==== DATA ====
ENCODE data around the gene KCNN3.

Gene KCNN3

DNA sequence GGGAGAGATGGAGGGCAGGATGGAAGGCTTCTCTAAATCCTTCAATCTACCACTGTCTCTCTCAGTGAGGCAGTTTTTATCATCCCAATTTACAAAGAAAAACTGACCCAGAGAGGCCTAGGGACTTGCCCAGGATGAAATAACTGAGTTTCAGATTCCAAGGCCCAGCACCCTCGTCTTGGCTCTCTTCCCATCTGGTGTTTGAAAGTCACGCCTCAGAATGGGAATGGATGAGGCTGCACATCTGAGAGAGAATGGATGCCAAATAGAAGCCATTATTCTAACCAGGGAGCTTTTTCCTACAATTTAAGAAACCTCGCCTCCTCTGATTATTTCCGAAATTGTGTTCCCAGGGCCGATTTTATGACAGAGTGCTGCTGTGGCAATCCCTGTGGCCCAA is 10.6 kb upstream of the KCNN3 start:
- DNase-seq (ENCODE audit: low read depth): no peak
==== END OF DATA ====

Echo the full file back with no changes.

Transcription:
ENCODE data around the gene KCNN3.

Gene KCNN3

DNA sequence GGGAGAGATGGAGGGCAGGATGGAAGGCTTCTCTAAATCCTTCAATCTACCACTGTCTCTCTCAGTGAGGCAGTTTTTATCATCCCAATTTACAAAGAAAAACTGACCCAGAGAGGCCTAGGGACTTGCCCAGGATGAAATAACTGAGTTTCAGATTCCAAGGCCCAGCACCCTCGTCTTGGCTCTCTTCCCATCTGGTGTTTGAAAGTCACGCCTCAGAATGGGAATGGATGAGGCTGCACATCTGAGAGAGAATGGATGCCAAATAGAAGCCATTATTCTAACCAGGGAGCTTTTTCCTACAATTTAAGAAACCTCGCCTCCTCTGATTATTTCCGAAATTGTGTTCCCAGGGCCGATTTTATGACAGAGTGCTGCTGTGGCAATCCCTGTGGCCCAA is 10.6 kb upstream of the KCNN3 start:
- DNase-seq (ENCODE audit: low read depth): no peak